Other protocols of minting NFTs like Proof of Stake, which consume less energy per transaction, do exist. However, critics point to the fact that Proof of Work platforms like Ethereum rarely fulfil their promise to shift to this less energy-hungry protocol as a reason why the ecological issue with NFTs should not be taken as a solved issue. Artist Everest Pipkin goes so far to argue in their blog post that the art world should steer completely clear of NFTs due to this environmental impact, mentioning that anything less “holds up the power of the worst parts of this platform”.

However, Ruth sees some promises in the critical participation of artists in the blockchain world. “I think that every human needs to be concerned about our impact on the environment. I think that we need to be lobbying like hell at any place we can, including at a governmental level, though that would get a lot of crypto people spluttering into their coffee,” she says. “I just genuinely think that artists in this space are a really good thing. If they weren’t, you wouldn’t be asking me these questions. And therefore these financial technologies might continue to burn up the planet and fewer people would know to even ask about it.” Standing at a complete distance from these technologies runs the risk of handing over a very powerful technology to people who will shape the world in the way we don't want it to be shaped.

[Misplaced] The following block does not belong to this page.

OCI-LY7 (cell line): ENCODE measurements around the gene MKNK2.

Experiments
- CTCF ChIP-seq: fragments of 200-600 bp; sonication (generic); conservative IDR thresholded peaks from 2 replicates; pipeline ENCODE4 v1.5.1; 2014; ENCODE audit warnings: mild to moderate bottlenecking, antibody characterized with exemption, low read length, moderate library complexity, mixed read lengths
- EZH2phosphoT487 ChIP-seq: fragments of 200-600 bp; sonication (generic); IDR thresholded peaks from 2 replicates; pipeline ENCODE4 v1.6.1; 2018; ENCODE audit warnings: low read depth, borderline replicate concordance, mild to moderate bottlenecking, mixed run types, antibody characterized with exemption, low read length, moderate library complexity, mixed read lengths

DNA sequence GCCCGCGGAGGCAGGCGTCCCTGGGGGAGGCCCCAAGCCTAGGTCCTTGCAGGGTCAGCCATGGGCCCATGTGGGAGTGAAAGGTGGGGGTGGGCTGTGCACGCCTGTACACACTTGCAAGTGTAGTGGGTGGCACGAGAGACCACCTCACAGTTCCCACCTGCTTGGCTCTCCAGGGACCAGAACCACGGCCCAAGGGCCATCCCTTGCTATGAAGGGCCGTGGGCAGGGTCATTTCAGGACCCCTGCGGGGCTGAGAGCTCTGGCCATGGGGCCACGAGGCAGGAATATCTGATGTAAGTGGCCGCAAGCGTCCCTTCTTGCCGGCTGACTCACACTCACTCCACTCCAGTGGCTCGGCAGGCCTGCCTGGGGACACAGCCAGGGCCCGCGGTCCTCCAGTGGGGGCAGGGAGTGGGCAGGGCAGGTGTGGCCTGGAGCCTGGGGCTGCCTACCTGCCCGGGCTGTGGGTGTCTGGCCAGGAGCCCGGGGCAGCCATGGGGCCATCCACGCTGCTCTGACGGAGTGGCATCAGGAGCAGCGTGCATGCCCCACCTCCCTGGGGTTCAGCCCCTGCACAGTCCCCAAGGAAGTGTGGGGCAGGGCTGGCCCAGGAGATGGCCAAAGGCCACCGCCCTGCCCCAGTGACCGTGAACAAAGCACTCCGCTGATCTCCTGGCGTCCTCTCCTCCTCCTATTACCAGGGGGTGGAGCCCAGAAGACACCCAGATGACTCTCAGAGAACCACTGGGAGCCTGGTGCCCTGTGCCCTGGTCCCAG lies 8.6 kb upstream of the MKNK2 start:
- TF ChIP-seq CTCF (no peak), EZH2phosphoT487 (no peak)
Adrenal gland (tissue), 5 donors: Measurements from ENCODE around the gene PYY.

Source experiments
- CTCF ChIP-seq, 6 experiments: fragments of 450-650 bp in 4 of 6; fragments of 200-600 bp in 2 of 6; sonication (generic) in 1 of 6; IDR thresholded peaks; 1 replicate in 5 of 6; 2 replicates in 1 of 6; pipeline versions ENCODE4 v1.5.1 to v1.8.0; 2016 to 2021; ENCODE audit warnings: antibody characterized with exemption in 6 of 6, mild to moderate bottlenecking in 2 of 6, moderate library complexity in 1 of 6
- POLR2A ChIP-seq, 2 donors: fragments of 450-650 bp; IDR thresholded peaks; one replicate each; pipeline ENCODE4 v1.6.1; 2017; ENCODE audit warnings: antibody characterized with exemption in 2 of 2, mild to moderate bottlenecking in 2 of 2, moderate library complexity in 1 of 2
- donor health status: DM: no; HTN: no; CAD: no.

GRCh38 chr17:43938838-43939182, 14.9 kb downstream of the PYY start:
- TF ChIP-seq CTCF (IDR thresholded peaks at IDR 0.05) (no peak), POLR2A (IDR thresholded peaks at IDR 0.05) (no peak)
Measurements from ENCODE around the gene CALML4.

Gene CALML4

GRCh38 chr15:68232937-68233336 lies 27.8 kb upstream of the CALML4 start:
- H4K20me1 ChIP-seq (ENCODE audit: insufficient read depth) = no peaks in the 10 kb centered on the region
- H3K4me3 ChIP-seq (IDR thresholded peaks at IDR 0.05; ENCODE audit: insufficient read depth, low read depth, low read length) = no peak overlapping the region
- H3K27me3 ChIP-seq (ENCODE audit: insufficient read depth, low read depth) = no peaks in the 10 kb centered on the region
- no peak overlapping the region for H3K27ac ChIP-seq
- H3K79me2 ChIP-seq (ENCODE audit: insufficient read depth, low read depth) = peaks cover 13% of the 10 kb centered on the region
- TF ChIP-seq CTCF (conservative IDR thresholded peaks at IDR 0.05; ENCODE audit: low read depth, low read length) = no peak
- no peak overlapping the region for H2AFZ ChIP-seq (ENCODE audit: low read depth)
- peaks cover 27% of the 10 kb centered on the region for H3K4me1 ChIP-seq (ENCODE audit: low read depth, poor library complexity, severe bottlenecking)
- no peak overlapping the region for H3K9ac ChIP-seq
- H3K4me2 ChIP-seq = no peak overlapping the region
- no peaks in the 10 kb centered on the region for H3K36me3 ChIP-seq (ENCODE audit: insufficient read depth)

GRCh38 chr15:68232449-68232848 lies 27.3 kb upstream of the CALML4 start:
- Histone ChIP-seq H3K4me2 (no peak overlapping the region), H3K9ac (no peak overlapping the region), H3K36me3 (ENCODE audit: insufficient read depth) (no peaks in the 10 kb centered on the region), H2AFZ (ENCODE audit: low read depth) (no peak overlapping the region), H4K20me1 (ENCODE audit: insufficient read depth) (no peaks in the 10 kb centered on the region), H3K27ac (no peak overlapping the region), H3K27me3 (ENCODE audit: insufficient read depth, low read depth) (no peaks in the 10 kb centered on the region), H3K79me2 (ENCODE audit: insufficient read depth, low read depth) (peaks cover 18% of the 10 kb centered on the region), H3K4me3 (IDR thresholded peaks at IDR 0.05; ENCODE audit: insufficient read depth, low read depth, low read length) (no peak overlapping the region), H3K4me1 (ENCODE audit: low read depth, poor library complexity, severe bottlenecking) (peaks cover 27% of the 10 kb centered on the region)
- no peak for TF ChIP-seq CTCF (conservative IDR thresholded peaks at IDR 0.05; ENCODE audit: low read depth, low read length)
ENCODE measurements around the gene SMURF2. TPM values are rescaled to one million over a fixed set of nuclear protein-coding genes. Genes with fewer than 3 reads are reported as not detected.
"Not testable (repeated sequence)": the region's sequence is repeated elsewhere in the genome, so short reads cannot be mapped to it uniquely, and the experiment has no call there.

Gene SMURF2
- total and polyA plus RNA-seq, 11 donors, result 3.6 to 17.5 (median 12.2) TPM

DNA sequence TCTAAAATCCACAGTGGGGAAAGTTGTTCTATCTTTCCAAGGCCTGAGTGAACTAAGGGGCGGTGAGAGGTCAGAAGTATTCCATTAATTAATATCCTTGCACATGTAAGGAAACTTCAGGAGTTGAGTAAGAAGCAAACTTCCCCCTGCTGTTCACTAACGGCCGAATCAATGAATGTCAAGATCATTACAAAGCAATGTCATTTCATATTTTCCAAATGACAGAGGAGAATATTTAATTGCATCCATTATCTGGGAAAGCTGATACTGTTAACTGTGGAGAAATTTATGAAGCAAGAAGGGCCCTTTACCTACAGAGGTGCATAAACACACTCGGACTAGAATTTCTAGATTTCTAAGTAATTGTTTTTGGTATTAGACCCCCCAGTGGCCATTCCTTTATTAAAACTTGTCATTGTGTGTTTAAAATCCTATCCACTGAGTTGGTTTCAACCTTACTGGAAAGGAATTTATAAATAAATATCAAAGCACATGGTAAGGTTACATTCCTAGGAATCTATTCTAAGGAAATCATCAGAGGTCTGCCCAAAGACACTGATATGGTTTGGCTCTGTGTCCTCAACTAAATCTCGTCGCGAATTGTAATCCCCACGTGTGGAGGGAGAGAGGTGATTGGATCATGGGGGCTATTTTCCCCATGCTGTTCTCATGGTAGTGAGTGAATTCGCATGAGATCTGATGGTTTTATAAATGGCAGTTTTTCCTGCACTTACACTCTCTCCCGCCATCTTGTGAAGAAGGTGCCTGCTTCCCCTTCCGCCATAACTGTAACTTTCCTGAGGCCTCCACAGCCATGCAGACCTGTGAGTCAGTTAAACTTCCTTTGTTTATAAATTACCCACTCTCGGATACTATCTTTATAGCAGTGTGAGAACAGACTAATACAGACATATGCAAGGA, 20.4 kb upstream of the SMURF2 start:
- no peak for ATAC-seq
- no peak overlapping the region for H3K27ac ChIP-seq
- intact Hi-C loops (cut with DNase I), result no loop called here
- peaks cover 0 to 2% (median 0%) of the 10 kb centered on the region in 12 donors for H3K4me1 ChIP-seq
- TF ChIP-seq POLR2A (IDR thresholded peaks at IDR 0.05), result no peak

“Artists in this space are a really good thing. If they weren’t... these financial technologies might continue to burn up the planet and fewer people would know to even ask about it.”

Ruth Catlow

“In blockchain, the fact that people need to say ‘Is it a Proof of Stake chain or is it a Proof of Work chain?’ is a brilliant thing,” she adds. For her, the positives emerge once we look at other art worlds outside of those who want to cash in on the gold rush, the communities that have been bubbling underneath who are building platforms that often look more like communes than market platforms. “So the real positive stories coming out of this are that you’re starting to see artists critically thinking through the design of financial systems as an expressive medium, as a social medium, and boy, do we need that!?”

Ruth mentions Hic Et Nunc as a promising example, a platform built on the Tezos blockchain that uses the Proof of Stake protocol. Auriea Harvey, a Rome-based 3D artist who works with simulation and sculptures, mints her work on this platform. “Even artists who are big on the Ethereum-based platforms drop editions there just because it’s a bit more fun to be there. More like a community. The emphasis is on the work rather than the money,” she says. “I have found it freeing to have NFTs as an option. Suddenly, digital work doesn’t have to be a hard sell or something I have to make people understand ‘why it’s art.’ They are coming to understand how and why to collect born-digital works and that’s wonderful!”